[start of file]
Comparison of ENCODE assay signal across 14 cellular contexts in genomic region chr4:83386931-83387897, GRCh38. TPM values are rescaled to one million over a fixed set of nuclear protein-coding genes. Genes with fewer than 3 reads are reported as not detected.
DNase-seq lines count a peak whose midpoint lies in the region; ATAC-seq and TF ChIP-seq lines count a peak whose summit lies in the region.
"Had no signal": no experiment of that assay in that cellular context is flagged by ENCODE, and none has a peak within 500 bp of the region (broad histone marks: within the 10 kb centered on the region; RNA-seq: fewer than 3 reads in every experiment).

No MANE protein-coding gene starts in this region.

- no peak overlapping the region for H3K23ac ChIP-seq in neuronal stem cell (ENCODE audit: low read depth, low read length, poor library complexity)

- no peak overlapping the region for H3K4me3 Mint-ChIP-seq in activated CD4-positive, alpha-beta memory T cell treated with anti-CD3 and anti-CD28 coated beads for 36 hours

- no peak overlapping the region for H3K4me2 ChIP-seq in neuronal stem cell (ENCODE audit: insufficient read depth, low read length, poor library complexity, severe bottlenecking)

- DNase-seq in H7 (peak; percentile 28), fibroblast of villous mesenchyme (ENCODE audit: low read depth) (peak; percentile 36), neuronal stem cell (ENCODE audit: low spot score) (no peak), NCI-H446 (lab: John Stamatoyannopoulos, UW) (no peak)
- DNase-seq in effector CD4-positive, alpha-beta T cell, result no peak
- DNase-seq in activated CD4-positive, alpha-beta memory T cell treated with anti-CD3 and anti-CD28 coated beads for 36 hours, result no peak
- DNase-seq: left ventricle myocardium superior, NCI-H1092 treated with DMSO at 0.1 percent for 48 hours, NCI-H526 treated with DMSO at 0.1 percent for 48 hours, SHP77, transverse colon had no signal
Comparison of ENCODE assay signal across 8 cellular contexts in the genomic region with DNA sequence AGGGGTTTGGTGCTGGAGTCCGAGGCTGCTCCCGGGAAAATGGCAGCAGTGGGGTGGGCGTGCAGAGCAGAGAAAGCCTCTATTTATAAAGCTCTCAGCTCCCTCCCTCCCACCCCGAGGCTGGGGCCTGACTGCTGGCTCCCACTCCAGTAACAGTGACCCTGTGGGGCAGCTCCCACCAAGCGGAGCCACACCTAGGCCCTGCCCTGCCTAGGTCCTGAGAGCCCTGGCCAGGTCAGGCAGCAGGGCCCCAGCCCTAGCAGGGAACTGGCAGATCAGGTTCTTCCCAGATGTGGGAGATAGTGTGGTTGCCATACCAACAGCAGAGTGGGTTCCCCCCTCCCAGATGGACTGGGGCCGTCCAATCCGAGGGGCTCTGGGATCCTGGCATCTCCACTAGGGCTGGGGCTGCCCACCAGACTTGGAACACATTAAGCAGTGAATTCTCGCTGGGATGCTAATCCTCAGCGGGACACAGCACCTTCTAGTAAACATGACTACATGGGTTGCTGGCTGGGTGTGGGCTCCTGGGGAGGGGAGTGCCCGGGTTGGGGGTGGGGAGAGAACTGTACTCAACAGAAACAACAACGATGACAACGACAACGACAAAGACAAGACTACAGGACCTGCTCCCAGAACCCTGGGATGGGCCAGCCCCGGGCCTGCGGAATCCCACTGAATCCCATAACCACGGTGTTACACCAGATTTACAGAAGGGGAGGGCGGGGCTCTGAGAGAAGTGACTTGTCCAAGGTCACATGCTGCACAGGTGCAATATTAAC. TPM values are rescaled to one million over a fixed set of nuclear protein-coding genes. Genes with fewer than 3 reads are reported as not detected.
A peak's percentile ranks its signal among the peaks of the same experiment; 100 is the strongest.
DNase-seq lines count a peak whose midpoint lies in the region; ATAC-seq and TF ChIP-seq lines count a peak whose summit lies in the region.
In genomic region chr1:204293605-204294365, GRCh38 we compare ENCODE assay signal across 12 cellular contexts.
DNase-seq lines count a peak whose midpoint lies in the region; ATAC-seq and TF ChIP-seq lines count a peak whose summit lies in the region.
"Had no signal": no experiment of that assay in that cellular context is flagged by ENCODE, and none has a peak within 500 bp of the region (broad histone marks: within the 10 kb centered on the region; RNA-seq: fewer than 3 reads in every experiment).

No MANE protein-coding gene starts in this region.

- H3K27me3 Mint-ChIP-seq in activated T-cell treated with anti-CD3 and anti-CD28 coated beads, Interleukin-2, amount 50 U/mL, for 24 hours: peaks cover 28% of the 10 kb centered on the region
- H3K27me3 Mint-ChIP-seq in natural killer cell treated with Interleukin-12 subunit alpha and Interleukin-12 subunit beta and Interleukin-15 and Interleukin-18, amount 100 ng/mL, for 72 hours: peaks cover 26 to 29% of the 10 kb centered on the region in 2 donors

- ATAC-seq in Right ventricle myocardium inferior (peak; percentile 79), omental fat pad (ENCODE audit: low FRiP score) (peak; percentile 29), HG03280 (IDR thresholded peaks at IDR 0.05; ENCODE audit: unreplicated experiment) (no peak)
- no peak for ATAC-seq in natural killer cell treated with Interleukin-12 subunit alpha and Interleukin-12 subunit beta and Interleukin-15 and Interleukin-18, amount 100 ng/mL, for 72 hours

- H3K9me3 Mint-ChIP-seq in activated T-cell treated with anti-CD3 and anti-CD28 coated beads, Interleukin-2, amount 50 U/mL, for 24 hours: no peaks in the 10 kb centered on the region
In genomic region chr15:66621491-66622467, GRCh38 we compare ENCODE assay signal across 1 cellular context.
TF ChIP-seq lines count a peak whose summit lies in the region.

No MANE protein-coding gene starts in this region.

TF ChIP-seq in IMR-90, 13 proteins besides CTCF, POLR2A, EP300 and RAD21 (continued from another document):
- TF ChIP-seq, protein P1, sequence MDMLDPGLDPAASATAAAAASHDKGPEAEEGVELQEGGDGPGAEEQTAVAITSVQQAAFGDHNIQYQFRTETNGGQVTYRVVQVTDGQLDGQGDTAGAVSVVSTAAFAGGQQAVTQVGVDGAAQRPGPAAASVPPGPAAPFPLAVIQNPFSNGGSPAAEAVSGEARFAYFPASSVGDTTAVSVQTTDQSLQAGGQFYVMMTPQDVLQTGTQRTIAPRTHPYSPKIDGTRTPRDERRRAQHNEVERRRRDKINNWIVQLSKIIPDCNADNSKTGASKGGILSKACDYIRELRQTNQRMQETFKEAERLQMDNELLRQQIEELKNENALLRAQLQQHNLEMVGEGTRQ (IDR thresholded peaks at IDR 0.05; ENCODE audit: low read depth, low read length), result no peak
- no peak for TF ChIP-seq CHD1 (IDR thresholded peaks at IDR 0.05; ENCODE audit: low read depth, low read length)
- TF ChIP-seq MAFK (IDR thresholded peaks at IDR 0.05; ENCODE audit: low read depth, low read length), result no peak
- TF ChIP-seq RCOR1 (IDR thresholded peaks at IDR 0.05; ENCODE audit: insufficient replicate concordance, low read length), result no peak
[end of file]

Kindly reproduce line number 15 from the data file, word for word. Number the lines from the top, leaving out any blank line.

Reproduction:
In genomic region chr1:204293605-204294365, GRCh38 we compare ENCODE assay signal across 12 cellular contexts.